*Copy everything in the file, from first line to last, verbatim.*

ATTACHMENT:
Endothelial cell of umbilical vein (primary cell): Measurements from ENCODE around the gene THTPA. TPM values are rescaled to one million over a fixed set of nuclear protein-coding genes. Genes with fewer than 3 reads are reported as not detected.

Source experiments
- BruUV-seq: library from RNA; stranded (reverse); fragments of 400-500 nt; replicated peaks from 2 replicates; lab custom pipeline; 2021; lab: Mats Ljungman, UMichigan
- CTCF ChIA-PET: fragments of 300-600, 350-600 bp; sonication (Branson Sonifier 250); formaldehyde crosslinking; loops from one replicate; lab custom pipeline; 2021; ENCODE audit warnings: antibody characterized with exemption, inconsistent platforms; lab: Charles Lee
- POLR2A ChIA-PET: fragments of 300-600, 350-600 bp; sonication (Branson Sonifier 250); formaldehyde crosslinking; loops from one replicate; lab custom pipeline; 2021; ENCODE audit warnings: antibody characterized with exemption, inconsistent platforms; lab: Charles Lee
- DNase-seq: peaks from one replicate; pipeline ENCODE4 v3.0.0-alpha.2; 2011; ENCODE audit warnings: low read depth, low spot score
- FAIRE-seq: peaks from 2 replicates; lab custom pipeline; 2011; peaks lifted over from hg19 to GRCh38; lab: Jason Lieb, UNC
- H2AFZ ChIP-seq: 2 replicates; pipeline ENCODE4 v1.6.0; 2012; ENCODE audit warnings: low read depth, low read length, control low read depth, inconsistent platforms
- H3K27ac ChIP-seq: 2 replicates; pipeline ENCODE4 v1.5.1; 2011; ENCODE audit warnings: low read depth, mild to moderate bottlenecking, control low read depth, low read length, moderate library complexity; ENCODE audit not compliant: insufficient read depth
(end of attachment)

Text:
Endothelial cell of umbilical vein (primary cell): Measurements from ENCODE around the gene THTPA. TPM values are rescaled to one million over a fixed set of nuclear protein-coding genes. Genes with fewer than 3 reads are reported as not detected.

Source experiments
- BruUV-seq: library from RNA; stranded (reverse); fragments of 400-500 nt; replicated peaks from 2 replicates; lab custom pipeline; 2021; lab: Mats Ljungman, UMichigan
- CTCF ChIA-PET: fragments of 300-600, 350-600 bp; sonication (Branson Sonifier 250); formaldehyde crosslinking; loops from one replicate; lab custom pipeline; 2021; ENCODE audit warnings: antibody characterized with exemption, inconsistent platforms; lab: Charles Lee
- POLR2A ChIA-PET: fragments of 300-600, 350-600 bp; sonication (Branson Sonifier 250); formaldehyde crosslinking; loops from one replicate; lab custom pipeline; 2021; ENCODE audit warnings: antibody characterized with exemption, inconsistent platforms; lab: Charles Lee
- DNase-seq: peaks from one replicate; pipeline ENCODE4 v3.0.0-alpha.2; 2011; ENCODE audit warnings: low read depth, low spot score
- FAIRE-seq: peaks from 2 replicates; lab custom pipeline; 2011; peaks lifted over from hg19 to GRCh38; lab: Jason Lieb, UNC
- H2AFZ ChIP-seq: 2 replicates; pipeline ENCODE4 v1.6.0; 2012; ENCODE audit warnings: low read depth, low read length, control low read depth, inconsistent platforms
- H3K27ac ChIP-seq: 2 replicates; pipeline ENCODE4 v1.5.1; 2011; ENCODE audit warnings: low read depth, mild to moderate bottlenecking, control low read depth, low read length, moderate library complexity; ENCODE audit not compliant: insufficient read depth